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Printed books shelved as audio and e-books soar

Dan O'Connor
With libraries and shops closed book lovers turn to audio and e books  Flickr

With libraries and shops closed and essential items being prioritised over books, there has been an uptake in audio and e-books.

In support of the Government effort to fight COVID-19, Christchurch libraries closed their doors to the public and will remain closed until further notice.

In light of this, Council Head of Libraries and Information Carolyn Robertson said there had been a surge in library membership since the lockdown with people turning to digital services.

“We have welcomed an average of 54 new members per day...as more people recognise the wonderful value of their local libraries and all that they offer to the community,” said Robertson.

Last year libraries had an average of 19 new members daily.

“26,733 e-books and audiobooks have been issued over the past few weeks, an average of 2056 issues per day.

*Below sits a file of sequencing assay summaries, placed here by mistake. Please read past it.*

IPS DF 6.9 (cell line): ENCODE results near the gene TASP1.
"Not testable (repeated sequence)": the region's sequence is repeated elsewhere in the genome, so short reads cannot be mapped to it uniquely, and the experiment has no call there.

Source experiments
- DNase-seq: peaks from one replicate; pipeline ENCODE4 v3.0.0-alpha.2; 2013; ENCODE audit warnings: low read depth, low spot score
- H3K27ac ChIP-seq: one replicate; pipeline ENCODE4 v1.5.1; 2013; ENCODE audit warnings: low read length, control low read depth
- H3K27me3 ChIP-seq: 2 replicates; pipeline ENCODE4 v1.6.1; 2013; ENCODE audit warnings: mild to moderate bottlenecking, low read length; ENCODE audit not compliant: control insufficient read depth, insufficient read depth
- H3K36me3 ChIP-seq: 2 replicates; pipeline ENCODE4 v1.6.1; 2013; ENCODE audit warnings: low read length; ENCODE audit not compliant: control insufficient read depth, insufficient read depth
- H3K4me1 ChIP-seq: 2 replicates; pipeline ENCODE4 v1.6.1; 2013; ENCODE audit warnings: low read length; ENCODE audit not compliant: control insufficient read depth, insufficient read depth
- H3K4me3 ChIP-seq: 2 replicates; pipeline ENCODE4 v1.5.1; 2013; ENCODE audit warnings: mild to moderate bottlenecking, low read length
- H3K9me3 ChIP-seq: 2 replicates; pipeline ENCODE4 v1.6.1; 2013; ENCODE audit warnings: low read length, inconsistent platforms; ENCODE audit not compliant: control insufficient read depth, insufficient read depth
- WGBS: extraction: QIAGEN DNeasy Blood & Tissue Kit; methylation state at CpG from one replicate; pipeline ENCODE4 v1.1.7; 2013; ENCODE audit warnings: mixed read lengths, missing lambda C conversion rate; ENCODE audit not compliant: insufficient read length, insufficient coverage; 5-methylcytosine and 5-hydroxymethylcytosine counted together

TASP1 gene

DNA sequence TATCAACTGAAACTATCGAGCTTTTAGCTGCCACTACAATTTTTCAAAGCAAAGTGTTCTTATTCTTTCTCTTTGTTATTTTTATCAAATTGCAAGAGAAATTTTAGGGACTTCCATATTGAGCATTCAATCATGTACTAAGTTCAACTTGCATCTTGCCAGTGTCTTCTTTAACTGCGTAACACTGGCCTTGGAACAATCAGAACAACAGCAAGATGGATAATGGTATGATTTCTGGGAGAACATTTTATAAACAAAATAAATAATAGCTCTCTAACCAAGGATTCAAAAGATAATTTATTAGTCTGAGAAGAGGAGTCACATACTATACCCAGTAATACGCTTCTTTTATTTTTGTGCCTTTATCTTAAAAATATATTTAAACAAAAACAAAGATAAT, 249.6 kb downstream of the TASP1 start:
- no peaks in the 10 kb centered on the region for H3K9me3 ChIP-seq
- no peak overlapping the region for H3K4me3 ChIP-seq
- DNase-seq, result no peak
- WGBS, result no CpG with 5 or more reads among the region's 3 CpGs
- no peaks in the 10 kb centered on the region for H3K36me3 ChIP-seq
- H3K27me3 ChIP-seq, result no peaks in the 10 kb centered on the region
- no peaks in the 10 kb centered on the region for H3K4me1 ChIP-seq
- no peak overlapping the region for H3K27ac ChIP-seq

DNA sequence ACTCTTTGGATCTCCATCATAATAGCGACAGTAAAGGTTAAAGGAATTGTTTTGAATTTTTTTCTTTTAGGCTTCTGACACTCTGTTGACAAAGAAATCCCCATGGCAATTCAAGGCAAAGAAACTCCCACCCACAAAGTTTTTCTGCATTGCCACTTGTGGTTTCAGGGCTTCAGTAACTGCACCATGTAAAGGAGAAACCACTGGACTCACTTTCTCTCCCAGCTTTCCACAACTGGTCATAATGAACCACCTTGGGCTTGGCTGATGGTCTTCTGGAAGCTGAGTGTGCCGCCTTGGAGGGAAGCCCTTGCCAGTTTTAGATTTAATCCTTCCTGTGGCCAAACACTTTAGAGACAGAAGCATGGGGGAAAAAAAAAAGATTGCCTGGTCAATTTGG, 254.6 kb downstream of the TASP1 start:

"This compares with an average of 1228 issues per day in March last year.”


Turanga Central Library
Libraries are closed until further notice due to lockdown Christchurch City Council

Rata Holtslag, a Librarian in Wellington, said it was too risky to open libraries, as books were touched by many hands, and paper could not be effectively sanitised.

"Librarians aren’t paid enough to risk their lives," Holtslag said. "It would be totally foolish to open them any time soon."

Cat Bridges, who is an admin of a book club on Facebook, agreed.

"I'd only think book delivery to be appropriate for new books - library books come with too much risk," Bridges said.

"I saw something about Uber Eats delivering books and thought that would be excellent!"

Bridges has also stocked up on her audible books.

"My audible stockpile is longer than I’ve had time for." 

Other members of the book club stocked up on library books before they closed.

"Books are essential for me personally, so I made sure I was well stocked with library books, my own bookshelves, and e-books," Rosalind King, from Auckland, said.

Book supply
Rosalind King and Kirstie Gillon-Wood stocked up on books before the lockdown Rosalind King/Kirstie Gillon-Wood

"As much as I love libraries, I think in this case, it's important to keep our librarians safe and reduce the mingling of people."

For Kirstie Gillon-Wood, Dunedin, books are essential. She also prepared for lockdown.

"As soon as I heard about lockdown I went to my local library and took out books for me, my husband and two boys," said Gillon-Wood.